Could ‘alt-right’ policies threaten public health?

As authoritarianism rises, indicators of health fall

A protester holds a placard  during an anti-Trump rally in Berlin, Germany. Photograph: EPA/Clemens Bilan

A protester holds a placard during an anti-Trump rally in Berlin, Germany. Photograph: EPA/Clemens Bilan

 

Right wing populism – a la Trump, Marie Le Pen and others – is on the march. In the US we are already seeing how such populism threatens democracy and civil liberties. Which begs the question: Could “alt-right” policies threaten public health?

There is evidence to suggest that as authoritarianism rises, indicators of health fall. A 2004 article in the British Medical Journal (BMJ) compared health outcomes to a “freedom index” calculated by an independent watchdog. The researchers found that countries with a high freedom index (they had well established civil liberties and democracy) had a higher life expectancy and lower infant and maternal mortality than less free states.

Separate research revealed how public health improved in Eastern European countries as they moved from Communist rule to a more democratic society. Empowerment and better access to information about health appear to have a broad brush positive impact on health.

But problems persist. According to the Open Society Foundations, in Eastern Europe, ambulances routinely refuse to answer calls for help from Roma communities. In countries of the former Soviet bloc, people with mental disabilities are forced to live in dilapidated institutions, without access to education or healthcare.

Russia, which had a freedom index of 22 out of 100 in a 2016 assessment, has an average life expectancy some 10 years lower than that of the US, whose most recent freedom index is 90.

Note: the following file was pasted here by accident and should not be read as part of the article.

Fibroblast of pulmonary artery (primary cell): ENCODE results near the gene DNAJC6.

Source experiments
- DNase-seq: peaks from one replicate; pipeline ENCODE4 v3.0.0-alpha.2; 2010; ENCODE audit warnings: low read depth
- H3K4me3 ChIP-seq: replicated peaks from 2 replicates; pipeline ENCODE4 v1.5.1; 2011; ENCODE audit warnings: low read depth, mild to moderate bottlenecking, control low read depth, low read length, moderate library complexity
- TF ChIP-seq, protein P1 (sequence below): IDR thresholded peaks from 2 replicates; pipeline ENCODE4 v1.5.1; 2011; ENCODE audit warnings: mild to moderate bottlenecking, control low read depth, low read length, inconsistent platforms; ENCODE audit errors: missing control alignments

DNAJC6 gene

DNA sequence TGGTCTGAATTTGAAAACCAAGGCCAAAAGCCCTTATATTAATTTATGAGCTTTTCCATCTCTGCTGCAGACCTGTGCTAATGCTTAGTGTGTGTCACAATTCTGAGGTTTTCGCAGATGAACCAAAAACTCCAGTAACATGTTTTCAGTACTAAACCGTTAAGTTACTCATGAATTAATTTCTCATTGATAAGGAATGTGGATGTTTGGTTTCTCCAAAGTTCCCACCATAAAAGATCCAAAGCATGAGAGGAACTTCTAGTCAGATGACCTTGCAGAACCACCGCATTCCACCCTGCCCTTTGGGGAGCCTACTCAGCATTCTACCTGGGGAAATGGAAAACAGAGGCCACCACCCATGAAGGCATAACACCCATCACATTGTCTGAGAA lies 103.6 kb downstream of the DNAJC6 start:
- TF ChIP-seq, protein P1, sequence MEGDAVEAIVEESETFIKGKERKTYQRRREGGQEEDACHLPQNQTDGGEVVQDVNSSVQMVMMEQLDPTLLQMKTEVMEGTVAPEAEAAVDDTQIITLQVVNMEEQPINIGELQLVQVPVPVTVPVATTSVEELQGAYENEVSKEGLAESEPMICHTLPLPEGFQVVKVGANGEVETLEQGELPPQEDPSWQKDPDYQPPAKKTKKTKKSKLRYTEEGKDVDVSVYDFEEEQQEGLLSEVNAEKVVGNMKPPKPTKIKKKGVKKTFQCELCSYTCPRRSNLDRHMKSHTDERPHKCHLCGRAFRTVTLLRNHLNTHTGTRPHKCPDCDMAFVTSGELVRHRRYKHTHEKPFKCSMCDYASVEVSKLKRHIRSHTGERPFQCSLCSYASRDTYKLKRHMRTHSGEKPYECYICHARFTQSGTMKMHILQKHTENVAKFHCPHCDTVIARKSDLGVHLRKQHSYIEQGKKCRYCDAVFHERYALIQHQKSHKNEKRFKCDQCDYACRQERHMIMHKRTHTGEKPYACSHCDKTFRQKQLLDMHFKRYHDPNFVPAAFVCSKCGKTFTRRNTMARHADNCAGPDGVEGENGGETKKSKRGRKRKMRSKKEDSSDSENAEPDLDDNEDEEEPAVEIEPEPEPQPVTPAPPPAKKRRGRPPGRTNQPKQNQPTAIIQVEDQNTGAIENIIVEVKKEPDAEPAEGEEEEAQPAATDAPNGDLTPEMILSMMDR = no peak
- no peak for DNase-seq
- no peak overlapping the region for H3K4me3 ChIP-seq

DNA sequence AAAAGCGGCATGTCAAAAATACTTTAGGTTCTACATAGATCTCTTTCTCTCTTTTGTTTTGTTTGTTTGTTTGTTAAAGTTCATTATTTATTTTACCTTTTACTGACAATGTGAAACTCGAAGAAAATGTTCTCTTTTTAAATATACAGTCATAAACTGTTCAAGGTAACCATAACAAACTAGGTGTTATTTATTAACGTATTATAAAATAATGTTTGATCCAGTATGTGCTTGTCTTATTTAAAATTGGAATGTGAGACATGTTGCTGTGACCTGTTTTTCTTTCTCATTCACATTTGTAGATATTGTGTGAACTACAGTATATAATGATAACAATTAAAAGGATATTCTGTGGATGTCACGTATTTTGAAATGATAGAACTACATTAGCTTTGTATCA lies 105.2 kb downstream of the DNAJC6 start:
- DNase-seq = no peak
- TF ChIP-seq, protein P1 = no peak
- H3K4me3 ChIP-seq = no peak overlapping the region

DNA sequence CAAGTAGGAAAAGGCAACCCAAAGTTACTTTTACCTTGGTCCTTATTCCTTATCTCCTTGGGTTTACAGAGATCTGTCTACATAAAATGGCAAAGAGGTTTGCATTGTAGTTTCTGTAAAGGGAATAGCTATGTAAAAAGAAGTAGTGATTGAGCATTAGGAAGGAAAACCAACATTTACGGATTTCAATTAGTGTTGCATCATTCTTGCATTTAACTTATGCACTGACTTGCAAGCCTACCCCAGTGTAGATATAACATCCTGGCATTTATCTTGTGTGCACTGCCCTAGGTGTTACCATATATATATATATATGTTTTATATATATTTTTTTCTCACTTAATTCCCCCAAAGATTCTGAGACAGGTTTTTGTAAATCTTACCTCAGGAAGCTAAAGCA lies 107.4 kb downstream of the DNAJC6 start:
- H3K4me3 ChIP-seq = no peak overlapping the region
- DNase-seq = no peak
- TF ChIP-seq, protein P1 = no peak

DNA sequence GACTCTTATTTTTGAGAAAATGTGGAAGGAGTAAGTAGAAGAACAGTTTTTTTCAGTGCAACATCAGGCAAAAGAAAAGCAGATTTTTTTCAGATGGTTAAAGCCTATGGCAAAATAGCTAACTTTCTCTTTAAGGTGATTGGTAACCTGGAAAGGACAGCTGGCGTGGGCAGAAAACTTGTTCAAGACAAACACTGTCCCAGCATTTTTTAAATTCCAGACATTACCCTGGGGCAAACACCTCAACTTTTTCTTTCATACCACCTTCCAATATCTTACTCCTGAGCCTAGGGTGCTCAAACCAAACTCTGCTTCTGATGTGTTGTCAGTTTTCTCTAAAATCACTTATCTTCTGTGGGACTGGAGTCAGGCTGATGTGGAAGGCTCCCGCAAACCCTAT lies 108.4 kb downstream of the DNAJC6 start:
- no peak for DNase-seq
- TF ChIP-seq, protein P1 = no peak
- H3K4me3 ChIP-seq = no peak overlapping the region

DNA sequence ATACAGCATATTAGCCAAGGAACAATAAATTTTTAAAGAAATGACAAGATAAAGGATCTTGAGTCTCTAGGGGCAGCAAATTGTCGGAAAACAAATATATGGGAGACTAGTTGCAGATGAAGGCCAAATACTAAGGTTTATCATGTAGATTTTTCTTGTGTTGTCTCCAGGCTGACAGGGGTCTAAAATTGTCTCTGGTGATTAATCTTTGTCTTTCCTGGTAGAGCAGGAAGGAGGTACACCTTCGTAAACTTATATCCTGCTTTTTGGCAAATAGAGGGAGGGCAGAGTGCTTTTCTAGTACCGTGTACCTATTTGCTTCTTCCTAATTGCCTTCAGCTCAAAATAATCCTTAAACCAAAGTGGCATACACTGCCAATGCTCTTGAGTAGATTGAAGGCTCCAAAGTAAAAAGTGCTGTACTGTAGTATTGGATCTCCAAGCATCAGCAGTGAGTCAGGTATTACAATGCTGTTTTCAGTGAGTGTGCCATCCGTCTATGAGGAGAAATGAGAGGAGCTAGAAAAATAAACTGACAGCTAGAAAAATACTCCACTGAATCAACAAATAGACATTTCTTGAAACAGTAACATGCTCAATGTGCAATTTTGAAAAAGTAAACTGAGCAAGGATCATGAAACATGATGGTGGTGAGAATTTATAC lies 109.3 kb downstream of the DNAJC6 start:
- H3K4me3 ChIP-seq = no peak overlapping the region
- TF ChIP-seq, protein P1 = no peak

Open Society Foundations’ public health policy director, Jonathan Cohen, says Russia has the largest HIV epidemic in the European region, and one of the fastest growing HIV epidemics in the world.

But perhaps one of Cohen’s most interesting observations is how, in the recent US presidential election, public health statistics were a remarkably accurate predictor of voting behaviour. “Counties with high numbers of drug overdose deaths in Ohio and Pennsylvania, two states that were crucial to Trump’s victory, also had relatively high numbers of people voting for Trump.

“An analysis by The Economist found that counties with high rates of obesity, diabetes, alcohol intake, and lack of exercise – in other words, poor public health – accounted for 43 per cent of Trump’s gains among Republicans compared to Mitt Romney, the Republican candidate for president in 2012,” he writes. And Trump won all 16 states with the highest mortality rates, according to a study from the University of Pittsburgh.

Another fascinating piece of politico-health research from the University of Michigan showed how infant mortality differed significantly between Republican and Democratic presidents in the period 1965 to 2010. The 2014 paper in the International Journal of Epidemiology showed that Republican presidents slowed down the improvement of infant mortality nationally and increased health inequality between black and white infants.

“We found a robust, quantitatively important association between US infant mortality rates and the party affiliation of the president,” the authors concluded before going on to note, “there may be overlooked ways by which macro-dynamics of policy impact microdynamics of physiology, suggesting the political system is a component of the underlying mechanism generating health inequality in the USA”.

In expressing dissatisfaction with shorter lives and poorer health, could the typical Trump voter have unwittingly voted for a man whose health policy proposals make previous Republican presidents appear left of centre by comparison?

The biggest problem with Trump, to paraphrase Donald Rumsfeld, another Republican, is that he vacillates so much he is a known unknown. Take the following tweet he made as a candidate: “Healthy young child goes to doctor, gets pumped with massive shot of many vaccines, doesn’t feel good and changes – AUTISM. Many such cases!”

Now if he follows through with a health policy reflecting this belief, he could quickly destroy national childhood vaccination programmes. The massive negative effect on infant mortality alone doesn’t bear thinking about.

History suggests a Trump presidency will be bad for US public health. Just how much damage he and his policies will do remains to be seen.

mhouston@irishtimes.com @mhouston